If you’ve never been in therapy, it’s so easy to have preconceived notions about this process rooted in hurtful stereotypes and urban myths. When discussing therapy with others, the therapist is often painted out to be this cold, emotionally reserved individual, exclusively interested in talking about your childhood at all times. While that might be partially true for some approaches, the beauty of psychology lies in its diversity. There are so many different styles and trends in therapy that you can choose from as a client, each adjustable to your unique needs. 

If you’re more interested in working in an environment of authenticity, honesty, unconditional acceptance, and empathy, Person-Centered Therapy (PCT) might be the perfect fit for you. Read on to learn more about the philosophy behind PCT and its three key concepts, which serve as a fundament for the entirety of the therapeutic process. 

What Is Person-Centered Therapy?

Historically speaking, PCT, also referred to as the humanistic approach, was the first ever type of therapy to focus not only on the disordered functioning of each individual but also on ways of supporting their well-being and fulfilling their potential. 

Abraham Maslow and Carl Rogers, the founding fathers of the humanistic approach, revolutionized the therapeutic process forever in the 1940s and 50s by proposing a new, more positive outlook on the human psyche:

  • Rather than fixating on the dysfunctional and problematic patterns of clients, PCT emphasizes the role that our inner resources, skills, and personal development play in supporting our mental health. 
  • PCT is deeply rooted in the belief that, when given the optimal environment of unconditional warmth, empathy, acceptance, and understanding, we all can engage in the ever-lasting process of becoming the best version of ourselves.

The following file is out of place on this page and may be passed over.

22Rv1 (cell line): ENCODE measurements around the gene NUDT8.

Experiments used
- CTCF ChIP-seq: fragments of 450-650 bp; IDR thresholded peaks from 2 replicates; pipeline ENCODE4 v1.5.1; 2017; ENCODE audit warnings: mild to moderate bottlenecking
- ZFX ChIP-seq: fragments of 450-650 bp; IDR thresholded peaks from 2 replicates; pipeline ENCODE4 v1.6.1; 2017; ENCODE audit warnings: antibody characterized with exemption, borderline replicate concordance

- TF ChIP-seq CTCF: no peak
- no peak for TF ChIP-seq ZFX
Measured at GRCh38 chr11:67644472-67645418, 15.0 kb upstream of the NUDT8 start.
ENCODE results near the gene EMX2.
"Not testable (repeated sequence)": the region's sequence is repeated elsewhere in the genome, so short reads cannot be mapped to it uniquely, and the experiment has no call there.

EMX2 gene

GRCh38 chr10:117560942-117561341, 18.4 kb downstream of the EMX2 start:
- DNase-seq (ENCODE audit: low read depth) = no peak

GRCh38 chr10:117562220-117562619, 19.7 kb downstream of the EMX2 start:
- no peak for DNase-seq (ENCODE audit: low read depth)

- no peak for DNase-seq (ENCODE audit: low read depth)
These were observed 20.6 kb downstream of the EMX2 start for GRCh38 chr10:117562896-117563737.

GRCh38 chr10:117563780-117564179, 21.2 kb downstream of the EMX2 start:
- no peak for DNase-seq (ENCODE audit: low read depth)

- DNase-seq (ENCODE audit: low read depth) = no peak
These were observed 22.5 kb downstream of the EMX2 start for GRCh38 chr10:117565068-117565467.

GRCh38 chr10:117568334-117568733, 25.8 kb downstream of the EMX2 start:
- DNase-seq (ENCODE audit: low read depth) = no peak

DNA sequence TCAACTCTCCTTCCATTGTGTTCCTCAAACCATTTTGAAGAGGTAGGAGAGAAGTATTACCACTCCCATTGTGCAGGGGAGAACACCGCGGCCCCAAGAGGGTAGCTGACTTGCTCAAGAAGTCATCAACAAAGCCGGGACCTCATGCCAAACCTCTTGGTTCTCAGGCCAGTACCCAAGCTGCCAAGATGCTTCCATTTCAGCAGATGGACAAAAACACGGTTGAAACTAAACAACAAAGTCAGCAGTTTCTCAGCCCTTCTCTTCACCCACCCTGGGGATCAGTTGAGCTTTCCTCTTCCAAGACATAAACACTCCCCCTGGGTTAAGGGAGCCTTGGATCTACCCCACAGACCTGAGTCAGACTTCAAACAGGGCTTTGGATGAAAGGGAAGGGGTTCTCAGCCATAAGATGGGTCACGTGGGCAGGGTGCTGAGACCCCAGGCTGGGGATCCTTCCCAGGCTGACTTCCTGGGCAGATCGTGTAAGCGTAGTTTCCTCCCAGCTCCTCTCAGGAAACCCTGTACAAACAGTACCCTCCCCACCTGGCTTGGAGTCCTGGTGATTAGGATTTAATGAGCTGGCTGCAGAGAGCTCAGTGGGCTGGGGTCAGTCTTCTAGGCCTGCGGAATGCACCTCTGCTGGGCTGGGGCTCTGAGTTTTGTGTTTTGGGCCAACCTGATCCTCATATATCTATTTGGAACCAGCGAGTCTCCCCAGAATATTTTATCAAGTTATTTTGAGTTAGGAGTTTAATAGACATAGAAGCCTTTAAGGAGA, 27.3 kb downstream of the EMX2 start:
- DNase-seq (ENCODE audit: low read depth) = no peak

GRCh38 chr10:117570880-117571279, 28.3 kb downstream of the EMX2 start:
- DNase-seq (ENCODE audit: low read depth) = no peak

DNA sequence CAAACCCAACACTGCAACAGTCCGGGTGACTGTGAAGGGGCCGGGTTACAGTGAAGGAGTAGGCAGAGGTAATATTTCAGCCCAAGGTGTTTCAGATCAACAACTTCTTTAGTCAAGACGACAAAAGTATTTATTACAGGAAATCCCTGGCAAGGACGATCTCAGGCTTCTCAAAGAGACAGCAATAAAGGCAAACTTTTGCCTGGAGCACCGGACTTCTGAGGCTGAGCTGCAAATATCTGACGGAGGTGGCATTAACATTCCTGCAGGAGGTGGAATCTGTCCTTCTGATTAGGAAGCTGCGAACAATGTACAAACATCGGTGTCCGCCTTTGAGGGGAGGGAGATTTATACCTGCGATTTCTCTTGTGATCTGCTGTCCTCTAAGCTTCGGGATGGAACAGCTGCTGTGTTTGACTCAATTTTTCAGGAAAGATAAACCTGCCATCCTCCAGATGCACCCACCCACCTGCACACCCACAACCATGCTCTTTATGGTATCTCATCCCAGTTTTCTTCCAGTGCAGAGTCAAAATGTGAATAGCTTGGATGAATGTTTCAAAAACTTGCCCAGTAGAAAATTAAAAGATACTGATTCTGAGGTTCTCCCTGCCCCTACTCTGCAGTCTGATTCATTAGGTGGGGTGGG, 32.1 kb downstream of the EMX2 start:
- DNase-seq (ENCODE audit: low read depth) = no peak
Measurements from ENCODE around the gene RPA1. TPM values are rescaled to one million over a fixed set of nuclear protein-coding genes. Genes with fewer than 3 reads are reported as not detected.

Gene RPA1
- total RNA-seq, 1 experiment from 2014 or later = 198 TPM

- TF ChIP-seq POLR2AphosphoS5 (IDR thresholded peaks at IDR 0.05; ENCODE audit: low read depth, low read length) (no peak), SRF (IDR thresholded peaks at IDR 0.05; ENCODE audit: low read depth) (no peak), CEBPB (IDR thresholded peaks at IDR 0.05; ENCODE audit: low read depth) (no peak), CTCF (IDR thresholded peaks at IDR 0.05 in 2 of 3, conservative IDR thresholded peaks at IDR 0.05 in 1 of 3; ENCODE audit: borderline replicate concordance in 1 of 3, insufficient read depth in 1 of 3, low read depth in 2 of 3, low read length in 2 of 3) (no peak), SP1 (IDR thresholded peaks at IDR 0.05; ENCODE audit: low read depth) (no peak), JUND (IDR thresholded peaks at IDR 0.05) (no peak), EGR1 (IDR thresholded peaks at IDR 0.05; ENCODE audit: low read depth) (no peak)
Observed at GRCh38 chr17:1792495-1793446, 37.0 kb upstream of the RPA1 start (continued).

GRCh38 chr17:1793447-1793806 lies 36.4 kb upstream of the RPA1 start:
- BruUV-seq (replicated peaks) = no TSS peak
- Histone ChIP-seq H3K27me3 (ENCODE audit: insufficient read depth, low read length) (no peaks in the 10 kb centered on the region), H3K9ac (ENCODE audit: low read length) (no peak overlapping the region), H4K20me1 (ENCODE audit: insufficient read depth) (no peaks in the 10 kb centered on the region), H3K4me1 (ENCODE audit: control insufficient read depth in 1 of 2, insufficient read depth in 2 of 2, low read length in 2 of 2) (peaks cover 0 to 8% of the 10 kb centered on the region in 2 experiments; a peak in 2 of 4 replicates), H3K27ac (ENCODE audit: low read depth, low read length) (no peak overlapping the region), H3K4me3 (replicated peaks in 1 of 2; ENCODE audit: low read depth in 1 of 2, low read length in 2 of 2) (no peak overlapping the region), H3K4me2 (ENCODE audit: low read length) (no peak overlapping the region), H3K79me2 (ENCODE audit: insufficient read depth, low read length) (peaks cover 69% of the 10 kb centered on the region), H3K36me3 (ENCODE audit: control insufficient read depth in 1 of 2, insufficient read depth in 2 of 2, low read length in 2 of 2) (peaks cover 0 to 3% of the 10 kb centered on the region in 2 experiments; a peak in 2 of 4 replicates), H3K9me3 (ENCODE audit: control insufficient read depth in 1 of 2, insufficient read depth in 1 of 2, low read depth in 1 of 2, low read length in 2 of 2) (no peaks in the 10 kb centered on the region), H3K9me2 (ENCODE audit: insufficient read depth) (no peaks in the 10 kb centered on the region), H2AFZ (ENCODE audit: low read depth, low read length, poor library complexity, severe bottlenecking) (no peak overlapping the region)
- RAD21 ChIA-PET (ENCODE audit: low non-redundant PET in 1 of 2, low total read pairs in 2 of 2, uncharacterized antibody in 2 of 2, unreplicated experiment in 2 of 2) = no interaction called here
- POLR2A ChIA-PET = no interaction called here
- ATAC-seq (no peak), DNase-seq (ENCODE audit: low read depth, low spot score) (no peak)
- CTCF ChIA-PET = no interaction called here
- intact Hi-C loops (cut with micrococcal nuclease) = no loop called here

• According to PCT, the therapeutic process should focus on aiding the client in embracing their authentic self through increasing their sense of self-worth and cultivating unconditional acceptance of the self. 

Over half a century later, PCT has been proven helpful in treating mental health issues like:

  • low self-esteem
  • depression
  • suicidal ideation
  • substance abuse
  • eating disorders
  • trauma
  • interpersonal issues
  • stress & anxiety
  • prolonged grief

Rogeriad Triad: The 3 Key Concepts of PCT

At the core of PCT lies the unique relationship between clients and therapists, rooted in warmth, mutual understanding, and equality. Carl Rogers described its essence in a conceptual frame that divides it into three main concepts – known today as the Rogerian Triad:

1. Genuineness/Congruence

Becoming vulnerable and discussing your issues in therapy is a challenge in itself. Yet, it can become increasingly complicated if you feel like you can’t trust or bond with your therapist due to them being emotionally distant, like a blank page, not revealing their true selves.

Rogers counteracted this obstacle by promoting authenticity within the therapeutic setting. Instead of putting up a facade, humanistic therapists act naturally, opening up to clients. This way, as a client, you’re treated as an equal, and it’s easier to invest in this relationship, creating a safe space allowing you to:

  • show up honestly in conversations
  • build trust
  • cultivate vulnerability and emotional openness

2. Empathy

Empathy allows us to become closer to one another, making us feel seen, heard, and understood. In therapy, that’s paramount in order to make progress and feel comfortable and safe.

PCT uses empathetic understanding as a therapeutic skill enabling the therapist to step into the client’s shoes and get to know their private world. Simultaneously, maintaining clear boundaries and not getting lost in the client’s experience remains a big priority as well. When done correctly, such empathy deepens the bond and helps the two sides stay on the same page.

3. Unconditional Positive Regard

Last but not least – unconditional positive regard translates as being accepted y the therapist just the way you are. You might not see eye to eye or agree on specific topics, yet it can’t ever change the supportive attitude with which you’re treated as a client in person-centered therapy. Creating such a safe space can allow you to:

  • freely express yourself without the fear of being judged,
  • get in touch with your needs, feelings, and beliefs and explore them together,
  • live through a corrective emotional experience where your authentic self is embraced and can thrive.

Get Professional Help With Harbor Psychiatry

If you’re struggling with intense shame and guilt, negativity bias, or negative self-talk and you’d like to learn ways to embrace your authentic self and cultivate self-acceptance, consider starting Person-Centered Therapy. 

With the assistance of an experienced psychologist, you can:

  • gain mental clarity regarding your core values and purpose in life,
  • explore your relationship with the self and heal old wounds,
  • learn how to use self-compassion in your inner dialogue,
  • celebrate and honor your authentic self,
  • find ways to fulfill your potential.

Don’t hesitate and start your healing process by contacting us here.